The financial and other markets do not seem to reflect the reality of subdued growth is how Hoisington Investment's Lacy Hunt describes the current environment. Stock prices are high, or at least back to levels reached more than a decade ago, and bond yields contain a significant inflationary expectations premium. Stock and commodity prices have risen in concert with the announcement of QE1, QE2 and QE3. Theoretically, as well as from a long-term historical perspective, a mechanical link between an expansion of the Fed's balance sheet and these markets is lacking. It is possible to conclude, therefore, that psychology typical of irrational market behavior is at play. As Lance Roberts notes, Hunt suggests that when expectations shift from inflation to deflation, irrational behavior might adjust risk asset prices significantly. Such signs that a shift is beginning can be viewed in the commodity markets. "Debt is future consumption denied," and regardless of the current debate - Reinhart and Rogoff were right. Simply put, "the problems have not been solved, they have merely been contained."
The weakness in economic data (not to be confused with the centrally-planned anachronism known as the "markets") started overnight when despite a surge in Japanese consumer spending (up 5.2% on expectations of 1.6%, the most in nine years) by those with access to the stock market and mostly of the "richer" variety, did not quite jive with a miss in retail sales, which actually missed estimates of dropping "only" -0.8%, instead declining -1.4%. As the FT reported what we said five months ago, "Four-fifths of Japanese households have never held any securities, and 88 per cent have never invested in a mutual fund, according to a survey last year by the Japan Securities Dealers Association." In other words any transient strength will be on the back of the Japanese "1%" - those where the "wealth effect" has had an impact and whose stock gains have offset the impact of non-core inflation. In other words, once the Yen's impact on the Nikkei225 tapers off (which means the USDJPY stops soaring), that will be it for even the transitory effects of Abenomics. Confirming this was Japanese Industrial production which also missed, rising by only 0.2%, on expectations of a 0.4% increase. But the biggest news of the night was European inflation data: the April Eurozone CPI reading at 1.2% on expectations of a 1.6% number, and down from 1.7%, which has now pretty much convinced all the analysts that a 25 bps cut in the ECB refi rate, if not deposit, is now merely a formality and will be announced following a unanimous decision.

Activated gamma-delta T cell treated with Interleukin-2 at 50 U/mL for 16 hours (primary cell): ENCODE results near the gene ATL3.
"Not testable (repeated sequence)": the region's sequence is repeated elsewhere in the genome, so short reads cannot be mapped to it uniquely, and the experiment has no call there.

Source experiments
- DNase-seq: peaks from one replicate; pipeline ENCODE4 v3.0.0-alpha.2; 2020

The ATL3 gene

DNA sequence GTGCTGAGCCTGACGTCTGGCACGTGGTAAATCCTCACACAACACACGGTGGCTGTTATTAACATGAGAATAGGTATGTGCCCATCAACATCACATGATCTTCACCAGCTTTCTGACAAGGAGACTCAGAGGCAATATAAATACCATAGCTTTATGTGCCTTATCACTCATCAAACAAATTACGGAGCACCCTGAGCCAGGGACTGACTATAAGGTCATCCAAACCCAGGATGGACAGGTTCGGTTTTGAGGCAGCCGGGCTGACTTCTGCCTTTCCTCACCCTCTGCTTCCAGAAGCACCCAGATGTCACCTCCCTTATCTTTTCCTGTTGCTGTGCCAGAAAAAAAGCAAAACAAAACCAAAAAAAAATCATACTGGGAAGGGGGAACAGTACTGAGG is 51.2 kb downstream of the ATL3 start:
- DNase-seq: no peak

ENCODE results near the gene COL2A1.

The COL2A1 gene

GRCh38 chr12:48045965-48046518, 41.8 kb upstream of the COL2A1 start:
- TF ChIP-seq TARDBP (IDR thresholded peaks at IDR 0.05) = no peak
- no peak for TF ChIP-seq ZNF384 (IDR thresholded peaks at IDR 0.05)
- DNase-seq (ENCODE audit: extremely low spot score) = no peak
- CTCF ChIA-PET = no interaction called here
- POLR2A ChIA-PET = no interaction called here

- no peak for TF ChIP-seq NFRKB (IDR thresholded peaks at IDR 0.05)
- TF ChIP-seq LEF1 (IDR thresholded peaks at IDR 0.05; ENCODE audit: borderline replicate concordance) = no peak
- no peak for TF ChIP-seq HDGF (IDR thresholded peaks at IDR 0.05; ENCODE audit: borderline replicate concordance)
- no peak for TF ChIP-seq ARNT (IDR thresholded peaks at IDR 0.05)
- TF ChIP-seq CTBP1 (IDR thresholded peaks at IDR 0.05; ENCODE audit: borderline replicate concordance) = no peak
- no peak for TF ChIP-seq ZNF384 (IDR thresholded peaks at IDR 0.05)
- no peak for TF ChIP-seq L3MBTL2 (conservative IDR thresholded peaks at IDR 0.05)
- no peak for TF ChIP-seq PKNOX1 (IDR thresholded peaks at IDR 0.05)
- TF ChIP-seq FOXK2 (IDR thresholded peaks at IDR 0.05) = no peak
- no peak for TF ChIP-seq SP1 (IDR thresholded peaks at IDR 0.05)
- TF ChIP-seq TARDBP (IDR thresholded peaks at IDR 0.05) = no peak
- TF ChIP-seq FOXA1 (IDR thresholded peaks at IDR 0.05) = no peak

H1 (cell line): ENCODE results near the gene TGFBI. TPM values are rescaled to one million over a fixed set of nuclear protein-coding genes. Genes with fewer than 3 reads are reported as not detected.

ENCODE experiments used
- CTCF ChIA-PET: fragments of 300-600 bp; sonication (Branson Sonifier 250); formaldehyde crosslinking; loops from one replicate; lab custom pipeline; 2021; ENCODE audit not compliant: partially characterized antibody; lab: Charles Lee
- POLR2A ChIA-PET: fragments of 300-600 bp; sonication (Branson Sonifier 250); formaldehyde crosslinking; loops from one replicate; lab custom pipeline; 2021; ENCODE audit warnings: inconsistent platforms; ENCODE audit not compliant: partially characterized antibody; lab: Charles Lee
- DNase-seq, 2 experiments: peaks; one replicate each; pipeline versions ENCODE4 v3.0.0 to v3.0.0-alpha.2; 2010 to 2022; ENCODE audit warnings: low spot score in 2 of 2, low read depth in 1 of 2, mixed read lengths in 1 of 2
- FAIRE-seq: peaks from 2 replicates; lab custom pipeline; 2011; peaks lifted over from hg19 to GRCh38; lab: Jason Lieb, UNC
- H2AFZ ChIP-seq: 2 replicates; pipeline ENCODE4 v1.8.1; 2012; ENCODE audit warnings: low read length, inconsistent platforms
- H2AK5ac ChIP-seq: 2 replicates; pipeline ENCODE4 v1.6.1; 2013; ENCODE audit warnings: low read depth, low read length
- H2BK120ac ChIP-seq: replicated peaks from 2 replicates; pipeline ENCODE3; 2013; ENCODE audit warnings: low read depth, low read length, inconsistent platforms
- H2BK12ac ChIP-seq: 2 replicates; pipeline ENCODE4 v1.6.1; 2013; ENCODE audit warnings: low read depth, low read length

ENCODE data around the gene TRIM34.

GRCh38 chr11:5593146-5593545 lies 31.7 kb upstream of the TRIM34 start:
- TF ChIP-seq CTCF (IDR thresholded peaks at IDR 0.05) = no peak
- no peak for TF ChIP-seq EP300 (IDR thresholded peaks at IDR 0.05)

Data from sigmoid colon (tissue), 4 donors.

There have been several recent developments that have flown in the face of both neo-liberalism and ordo-liberalism and thrown investors off balance. Discuss.
A high level overview of the drivers of the capital markets.
We are wondering if and when these signals will have significance.